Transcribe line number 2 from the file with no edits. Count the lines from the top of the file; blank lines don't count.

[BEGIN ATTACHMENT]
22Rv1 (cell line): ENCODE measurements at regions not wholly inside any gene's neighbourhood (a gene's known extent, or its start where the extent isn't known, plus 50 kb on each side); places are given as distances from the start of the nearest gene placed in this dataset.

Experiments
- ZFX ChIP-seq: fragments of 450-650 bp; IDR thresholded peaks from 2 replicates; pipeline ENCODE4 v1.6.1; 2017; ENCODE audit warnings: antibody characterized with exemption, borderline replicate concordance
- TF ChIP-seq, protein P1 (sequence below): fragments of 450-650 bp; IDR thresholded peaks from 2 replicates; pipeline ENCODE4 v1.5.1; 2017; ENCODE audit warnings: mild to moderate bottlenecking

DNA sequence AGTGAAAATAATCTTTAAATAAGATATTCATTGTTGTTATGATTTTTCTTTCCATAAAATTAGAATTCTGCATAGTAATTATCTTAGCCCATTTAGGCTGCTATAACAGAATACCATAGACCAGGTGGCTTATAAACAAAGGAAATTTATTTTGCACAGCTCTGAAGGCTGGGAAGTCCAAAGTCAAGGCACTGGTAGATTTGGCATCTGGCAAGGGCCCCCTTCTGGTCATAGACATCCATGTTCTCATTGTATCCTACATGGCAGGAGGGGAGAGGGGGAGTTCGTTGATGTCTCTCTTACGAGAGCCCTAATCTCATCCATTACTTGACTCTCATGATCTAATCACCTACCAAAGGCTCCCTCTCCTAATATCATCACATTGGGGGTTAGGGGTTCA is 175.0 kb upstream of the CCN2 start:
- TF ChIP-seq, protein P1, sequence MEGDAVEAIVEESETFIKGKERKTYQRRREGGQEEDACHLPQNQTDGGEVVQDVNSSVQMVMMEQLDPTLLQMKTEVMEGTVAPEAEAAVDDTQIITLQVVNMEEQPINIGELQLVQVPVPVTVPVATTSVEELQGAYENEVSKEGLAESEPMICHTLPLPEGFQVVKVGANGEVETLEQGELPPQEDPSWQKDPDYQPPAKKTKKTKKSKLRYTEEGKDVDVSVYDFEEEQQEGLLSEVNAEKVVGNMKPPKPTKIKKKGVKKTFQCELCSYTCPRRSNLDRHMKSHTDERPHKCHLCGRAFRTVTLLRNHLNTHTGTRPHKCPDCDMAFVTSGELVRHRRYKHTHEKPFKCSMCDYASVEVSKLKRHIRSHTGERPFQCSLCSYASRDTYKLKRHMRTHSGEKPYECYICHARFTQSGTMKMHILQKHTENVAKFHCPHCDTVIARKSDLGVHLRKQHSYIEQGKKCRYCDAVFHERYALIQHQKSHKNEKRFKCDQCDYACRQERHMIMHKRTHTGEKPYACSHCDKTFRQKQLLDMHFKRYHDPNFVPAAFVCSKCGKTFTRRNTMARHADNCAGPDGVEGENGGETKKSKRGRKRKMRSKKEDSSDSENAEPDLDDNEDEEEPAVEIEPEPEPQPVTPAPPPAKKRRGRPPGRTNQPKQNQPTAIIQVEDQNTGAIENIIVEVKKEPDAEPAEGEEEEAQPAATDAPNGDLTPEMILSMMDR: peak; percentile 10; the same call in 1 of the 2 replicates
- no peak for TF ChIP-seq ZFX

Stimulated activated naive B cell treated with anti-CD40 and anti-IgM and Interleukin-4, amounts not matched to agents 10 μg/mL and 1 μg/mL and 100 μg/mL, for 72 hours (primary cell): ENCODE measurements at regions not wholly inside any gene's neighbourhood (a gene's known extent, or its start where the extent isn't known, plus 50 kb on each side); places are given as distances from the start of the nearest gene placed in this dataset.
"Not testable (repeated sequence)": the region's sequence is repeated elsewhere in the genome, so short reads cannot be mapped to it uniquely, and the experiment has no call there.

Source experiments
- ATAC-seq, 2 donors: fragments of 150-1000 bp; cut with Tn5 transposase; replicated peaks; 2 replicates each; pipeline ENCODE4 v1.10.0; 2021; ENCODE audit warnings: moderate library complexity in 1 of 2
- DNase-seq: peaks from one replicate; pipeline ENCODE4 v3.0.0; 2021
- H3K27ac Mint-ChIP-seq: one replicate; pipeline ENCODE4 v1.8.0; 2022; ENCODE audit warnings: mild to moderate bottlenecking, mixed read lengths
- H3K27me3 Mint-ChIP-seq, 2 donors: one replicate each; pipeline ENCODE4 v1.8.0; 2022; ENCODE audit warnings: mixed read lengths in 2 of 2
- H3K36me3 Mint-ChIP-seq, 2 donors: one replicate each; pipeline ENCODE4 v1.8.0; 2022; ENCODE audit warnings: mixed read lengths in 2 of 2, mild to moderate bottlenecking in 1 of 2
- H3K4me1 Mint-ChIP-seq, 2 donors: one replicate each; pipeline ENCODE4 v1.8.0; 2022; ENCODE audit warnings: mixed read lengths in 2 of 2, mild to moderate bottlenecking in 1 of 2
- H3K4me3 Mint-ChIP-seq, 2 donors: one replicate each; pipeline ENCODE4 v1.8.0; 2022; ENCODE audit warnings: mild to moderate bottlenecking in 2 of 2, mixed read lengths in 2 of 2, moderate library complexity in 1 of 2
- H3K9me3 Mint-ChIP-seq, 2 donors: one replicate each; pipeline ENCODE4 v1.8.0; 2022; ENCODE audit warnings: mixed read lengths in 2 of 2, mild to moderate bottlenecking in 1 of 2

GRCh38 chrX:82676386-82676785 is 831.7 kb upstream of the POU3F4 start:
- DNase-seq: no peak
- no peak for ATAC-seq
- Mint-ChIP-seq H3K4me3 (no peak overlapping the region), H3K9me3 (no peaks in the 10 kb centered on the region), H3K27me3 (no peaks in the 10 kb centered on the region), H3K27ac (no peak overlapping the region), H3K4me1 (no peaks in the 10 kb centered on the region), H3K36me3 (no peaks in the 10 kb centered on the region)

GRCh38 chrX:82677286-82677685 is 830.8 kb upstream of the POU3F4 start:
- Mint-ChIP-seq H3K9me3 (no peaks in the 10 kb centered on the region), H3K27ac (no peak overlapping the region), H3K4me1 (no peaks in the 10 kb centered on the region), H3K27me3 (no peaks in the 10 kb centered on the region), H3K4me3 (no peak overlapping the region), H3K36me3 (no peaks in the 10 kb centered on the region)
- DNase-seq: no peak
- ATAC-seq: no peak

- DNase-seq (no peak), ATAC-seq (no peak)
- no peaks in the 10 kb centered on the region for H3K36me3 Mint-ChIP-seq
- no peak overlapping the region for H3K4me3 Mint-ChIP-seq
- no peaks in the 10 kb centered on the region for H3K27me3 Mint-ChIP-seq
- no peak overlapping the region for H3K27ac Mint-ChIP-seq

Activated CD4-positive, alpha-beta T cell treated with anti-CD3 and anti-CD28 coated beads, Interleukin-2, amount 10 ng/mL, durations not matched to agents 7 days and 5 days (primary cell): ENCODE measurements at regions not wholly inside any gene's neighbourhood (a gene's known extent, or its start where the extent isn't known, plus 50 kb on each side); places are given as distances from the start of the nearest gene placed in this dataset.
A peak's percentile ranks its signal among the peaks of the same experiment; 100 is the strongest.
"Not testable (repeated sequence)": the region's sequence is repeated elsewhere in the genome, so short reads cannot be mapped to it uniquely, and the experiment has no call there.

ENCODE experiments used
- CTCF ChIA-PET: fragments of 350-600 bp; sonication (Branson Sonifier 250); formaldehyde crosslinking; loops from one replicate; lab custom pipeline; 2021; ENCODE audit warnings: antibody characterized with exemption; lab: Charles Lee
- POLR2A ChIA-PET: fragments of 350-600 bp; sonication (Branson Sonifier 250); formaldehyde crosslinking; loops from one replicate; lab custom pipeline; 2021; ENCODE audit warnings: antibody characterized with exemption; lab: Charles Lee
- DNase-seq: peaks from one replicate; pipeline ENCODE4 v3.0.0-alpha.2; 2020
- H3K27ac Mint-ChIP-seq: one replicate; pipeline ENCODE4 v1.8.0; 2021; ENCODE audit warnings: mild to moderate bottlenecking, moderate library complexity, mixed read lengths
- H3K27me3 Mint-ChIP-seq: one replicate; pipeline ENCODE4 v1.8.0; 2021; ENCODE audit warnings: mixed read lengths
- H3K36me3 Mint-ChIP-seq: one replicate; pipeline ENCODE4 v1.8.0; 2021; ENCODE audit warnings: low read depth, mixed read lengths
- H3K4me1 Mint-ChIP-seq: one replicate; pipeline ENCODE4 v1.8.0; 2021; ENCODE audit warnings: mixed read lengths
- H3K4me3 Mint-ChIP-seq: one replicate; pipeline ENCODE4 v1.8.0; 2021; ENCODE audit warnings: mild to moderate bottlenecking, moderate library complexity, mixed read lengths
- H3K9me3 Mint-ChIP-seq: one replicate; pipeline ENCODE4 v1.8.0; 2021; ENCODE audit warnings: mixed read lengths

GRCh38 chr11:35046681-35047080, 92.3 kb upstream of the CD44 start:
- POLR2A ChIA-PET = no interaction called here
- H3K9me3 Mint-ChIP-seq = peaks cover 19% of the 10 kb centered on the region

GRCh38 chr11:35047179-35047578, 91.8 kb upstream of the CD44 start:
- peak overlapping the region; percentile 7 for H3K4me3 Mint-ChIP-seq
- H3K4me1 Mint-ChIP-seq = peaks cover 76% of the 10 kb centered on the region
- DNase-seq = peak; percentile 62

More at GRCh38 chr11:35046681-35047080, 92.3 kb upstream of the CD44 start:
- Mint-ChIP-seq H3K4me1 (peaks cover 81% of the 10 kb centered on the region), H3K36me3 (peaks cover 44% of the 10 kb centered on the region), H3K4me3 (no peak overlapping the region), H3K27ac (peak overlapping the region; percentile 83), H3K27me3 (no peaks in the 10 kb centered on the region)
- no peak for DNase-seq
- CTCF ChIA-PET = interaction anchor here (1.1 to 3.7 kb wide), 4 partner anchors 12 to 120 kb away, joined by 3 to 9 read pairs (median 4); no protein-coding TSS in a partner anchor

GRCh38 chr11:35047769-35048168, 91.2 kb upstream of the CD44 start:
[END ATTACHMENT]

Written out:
Experiments